So that is act
Matthew Horan
Jan 06, 2013 rated it really liked it
Shelves: horror
This review has been hidden because it contains spoilers. To view it, click here.
David Burke
Feb 16, 2015 rated it really liked it
I listened to this book on Fuckness caught my eye while I was shopping for authors and books similar to David Wong and John Dies at the End. The description sounds very similar to Joe Hill's Horns, which I haven't read, though I have seen the movie, and I can assure you that the similarities stop at the word "horns". I had never read anything by Prunty before, but I did know that he is popular in the Bizarro circles.

Fuckness starts out pretty bleak, with absurdly awful characters a
Aaron Mcquiston
Sep 18, 2011 rated it really liked it
"Fuckness" took me some time to read. This wasn't because it was a tough read (actually it is a very interesting and entertaining story of sixteen-year-old Wallace Black, who does not have friends, a family that cares, or much of anything to hold onto besides hope that things might be better if he can find someplace better than the current situation). This wasn't because it was poorly written (in fact for a novel so cheap ($.99 kindle download) I did not expect much from the prose but was impres ...more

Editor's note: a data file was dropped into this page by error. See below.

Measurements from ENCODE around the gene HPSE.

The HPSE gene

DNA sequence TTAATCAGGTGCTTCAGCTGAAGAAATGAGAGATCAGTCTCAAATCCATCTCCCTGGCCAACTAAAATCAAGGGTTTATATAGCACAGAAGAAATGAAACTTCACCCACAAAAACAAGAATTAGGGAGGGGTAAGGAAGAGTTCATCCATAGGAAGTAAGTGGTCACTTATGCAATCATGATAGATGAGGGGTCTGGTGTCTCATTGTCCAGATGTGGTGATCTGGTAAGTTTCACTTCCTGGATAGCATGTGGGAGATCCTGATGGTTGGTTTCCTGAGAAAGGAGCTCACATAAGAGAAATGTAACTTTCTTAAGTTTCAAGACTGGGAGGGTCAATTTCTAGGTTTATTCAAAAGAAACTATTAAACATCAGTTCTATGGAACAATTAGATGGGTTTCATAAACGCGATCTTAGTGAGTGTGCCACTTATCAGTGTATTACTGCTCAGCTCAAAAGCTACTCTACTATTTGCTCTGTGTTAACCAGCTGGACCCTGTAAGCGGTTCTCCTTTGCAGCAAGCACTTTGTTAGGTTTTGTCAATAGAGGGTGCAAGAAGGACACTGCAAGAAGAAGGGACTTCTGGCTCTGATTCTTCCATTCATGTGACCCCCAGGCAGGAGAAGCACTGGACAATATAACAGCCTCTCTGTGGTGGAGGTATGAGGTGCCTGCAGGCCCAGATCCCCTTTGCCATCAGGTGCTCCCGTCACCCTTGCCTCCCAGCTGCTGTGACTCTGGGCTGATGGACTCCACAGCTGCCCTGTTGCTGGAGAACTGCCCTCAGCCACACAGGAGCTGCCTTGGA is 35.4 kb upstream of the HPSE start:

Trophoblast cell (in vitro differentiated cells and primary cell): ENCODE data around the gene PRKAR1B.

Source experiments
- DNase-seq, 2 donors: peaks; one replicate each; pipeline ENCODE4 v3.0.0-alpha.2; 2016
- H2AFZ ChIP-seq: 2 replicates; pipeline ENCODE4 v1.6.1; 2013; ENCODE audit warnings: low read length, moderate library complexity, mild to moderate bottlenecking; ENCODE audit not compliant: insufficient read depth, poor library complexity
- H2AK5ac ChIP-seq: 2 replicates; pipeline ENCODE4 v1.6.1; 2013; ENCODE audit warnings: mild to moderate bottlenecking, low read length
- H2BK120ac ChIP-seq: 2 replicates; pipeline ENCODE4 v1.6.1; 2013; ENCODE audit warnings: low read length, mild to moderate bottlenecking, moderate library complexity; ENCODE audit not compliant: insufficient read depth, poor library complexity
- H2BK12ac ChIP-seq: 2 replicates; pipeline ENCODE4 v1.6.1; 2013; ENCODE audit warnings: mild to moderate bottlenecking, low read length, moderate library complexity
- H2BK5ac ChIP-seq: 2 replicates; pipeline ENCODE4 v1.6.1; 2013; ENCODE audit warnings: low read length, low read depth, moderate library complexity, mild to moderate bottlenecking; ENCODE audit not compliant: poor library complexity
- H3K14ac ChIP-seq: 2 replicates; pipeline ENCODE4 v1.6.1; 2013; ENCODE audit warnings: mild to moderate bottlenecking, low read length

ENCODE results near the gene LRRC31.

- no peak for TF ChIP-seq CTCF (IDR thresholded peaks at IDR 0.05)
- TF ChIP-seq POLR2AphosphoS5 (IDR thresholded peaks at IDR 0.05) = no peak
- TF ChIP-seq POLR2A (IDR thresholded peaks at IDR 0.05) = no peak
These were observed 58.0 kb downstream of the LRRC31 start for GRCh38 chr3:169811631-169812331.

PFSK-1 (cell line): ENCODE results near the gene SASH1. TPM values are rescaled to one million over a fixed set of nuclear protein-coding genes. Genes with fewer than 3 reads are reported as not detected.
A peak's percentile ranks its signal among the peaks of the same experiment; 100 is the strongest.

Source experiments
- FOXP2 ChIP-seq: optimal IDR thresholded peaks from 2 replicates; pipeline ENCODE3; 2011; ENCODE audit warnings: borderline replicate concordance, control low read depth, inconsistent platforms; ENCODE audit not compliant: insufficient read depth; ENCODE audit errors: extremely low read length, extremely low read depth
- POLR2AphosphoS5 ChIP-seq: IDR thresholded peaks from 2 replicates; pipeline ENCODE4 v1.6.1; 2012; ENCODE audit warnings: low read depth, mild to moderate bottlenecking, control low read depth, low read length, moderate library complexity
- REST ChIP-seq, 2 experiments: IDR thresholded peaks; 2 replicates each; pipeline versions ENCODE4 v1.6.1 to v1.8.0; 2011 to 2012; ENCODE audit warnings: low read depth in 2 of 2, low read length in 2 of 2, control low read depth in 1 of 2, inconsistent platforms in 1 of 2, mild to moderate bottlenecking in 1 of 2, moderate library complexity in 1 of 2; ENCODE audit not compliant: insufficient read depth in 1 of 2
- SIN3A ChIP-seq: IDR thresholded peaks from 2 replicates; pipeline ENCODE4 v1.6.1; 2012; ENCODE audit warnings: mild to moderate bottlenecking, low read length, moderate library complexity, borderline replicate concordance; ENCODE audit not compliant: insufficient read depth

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Andersen Prunty lives in Ohio. He writes novels and short stories. Visit him at
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“The only thing I could figure was most people were so fucking self-righteous they liked to destroy others’ wills so they felt like their own petty lives had some sense of purpose.” 3 likes
“You can make contact with people all day but it only seems fulfilling when it’s with someone you truly enjoy.” 2 likes